England flooding: Flood passengers stranded on rescue train
Passengers rescued from a flood-hit train became stuck near the scene on a second train that came to rescue them.
The 14:34 London to Nottingham service on Thursday was stopped due to a landslip near Corby, Northamptonshire.
About 500 passengers spent up to eight hours stuck on the trains before they were finally rescued.
Elsewhere, the RAF was called in to help block a break in a river bank causing severe flooding at Wainfleet All Saints, Lincolnshire.
One hundred people had to be evacuated from their homes. The county council said the river breach presented a "risk to residents".
Assistant Chief Constable Shaun West of Lincolnshire Police said the RAF helicopter crews would be working during the night.
Passengers on the London to Nottingham train were transferred to a second train which stopped alongside, but that could not leave the area because of flooding.
East Midlands Trains said the second train had been diverted on to the flooded line because of trespassing on its usual route.
Food and water ran out and paramedics had to board to treat a woman who had collapsed.
A train company spokeswoman apologised for the delay, and thanked passengers for their "patience and understanding", and Network Rail and the emergency services for their help during a "very challenging situation".
"All customers have now been safely evacuated from the site of the flooding and are now being transferred by road and rail to their destinations," she said.
"Our staff are assisting in every way possible, including arranging hotel rooms for any customers who cannot reach their final destination tonight."
Lincolnshire County Council issued guidance to residents in Wainfleet which included advice on not using domestic toilets as this would add "pressure to the system".
The Environment Agency has issued dozens of flood warning and alerts across the country.
The majority were across the Midlands and North West, although they extended as far as Northumberland and Christchurch in Dorset.
The River Steeping also burst its banks at Thorpe St Peter near Skegness, Lincolnshire, on Wednesday night.
Lincolnshire County Council said the equivalent of two months' rain had fallen in the area in two days.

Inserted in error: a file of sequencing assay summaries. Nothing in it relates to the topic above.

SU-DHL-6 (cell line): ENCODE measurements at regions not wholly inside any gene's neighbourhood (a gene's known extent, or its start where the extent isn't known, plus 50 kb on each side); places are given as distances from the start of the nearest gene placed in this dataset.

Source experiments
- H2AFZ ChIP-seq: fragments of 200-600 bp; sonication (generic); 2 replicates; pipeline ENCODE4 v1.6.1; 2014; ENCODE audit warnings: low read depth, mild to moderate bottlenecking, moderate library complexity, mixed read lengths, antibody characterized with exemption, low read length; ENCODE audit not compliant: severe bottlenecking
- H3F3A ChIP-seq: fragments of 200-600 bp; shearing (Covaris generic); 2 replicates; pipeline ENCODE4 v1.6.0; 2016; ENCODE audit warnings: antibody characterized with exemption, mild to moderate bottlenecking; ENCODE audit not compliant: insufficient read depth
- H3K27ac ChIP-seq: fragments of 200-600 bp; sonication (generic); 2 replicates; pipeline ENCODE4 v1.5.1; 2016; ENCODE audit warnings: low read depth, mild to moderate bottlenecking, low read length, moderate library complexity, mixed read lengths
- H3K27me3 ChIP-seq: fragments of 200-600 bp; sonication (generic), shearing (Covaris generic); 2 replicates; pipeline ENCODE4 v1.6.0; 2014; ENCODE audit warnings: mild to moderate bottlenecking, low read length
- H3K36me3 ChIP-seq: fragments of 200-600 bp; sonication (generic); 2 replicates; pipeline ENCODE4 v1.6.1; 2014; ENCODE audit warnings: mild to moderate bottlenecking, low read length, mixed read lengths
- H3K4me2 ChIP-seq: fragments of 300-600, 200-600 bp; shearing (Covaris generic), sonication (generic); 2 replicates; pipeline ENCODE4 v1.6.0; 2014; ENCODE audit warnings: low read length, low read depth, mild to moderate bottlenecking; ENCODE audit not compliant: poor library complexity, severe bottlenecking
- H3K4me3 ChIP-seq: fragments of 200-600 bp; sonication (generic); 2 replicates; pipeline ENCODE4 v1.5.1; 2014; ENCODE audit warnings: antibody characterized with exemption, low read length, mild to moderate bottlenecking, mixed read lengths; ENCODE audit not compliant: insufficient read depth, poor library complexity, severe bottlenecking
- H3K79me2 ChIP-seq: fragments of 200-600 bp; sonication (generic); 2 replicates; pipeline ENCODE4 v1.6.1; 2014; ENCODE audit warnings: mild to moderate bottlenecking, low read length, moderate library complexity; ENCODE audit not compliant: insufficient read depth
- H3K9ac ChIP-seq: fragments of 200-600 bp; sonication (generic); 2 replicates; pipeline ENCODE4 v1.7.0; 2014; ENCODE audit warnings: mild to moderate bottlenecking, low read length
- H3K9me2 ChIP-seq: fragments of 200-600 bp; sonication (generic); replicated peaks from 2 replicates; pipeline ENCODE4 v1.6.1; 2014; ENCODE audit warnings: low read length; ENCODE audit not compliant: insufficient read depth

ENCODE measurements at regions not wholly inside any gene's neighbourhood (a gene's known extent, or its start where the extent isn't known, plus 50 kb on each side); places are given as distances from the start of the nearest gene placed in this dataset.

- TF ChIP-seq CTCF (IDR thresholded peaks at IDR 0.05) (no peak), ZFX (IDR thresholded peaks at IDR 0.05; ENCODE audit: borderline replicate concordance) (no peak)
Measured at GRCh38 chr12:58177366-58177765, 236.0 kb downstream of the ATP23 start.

Jean Hart, who has lived in the town for 40 years, said it was the worst flooding she had ever seen.
"To see our house under water is absolutely horrendous," she said.
"The whole of my house is completely devastated.
"Last night when we got back here I didn't realise I was just sobbing, but I didn't even know I was crying to be honest."
Emergency services have rescued her tortoise Mr T from her home, and she had earlier been reunited with her cat Aurora.
Rail services between Skegness and Boston are suspended until Saturday due to flooding, while Merseyrail has cancelled some trains on the Chester and Ellesmere Port lines because of water on the tracks at Hooton.
Music fans have been leaving the "Drownload" Festival at Donington Park early because of the soggy ground and mud.
Motorists including a minibus of Indian tourists became trapped at Lambley, near Nottingham, overnight and were taken in by local residents.
Resident Malcolm Bamford said: "We had two in our house and the neighbours had three, and then there was a group of about eight Indian tourists in a little tiny bus and they all wanted to use the toilet."
In Derby, Oakwood Infant and Nursery school will now be closed until Monday because of flood damage.
National Rail Enquiries said heavy rain had flooded the tracks between Whitlocks End, near Solihull, and Stratford-upon-Avon.
Chillingham in Northumberland had 73mm of rainfall over a 28-hour period - more than the 66.4mm average for the whole of June.
Elsewhere, Waddington in Lincolnshire saw nearly 40mm fall over a period of 14 hours, while over the same period Coleshill in Warwickshire had 30mm fall and 31mm was seen at Astwood Bank, Worcestershire.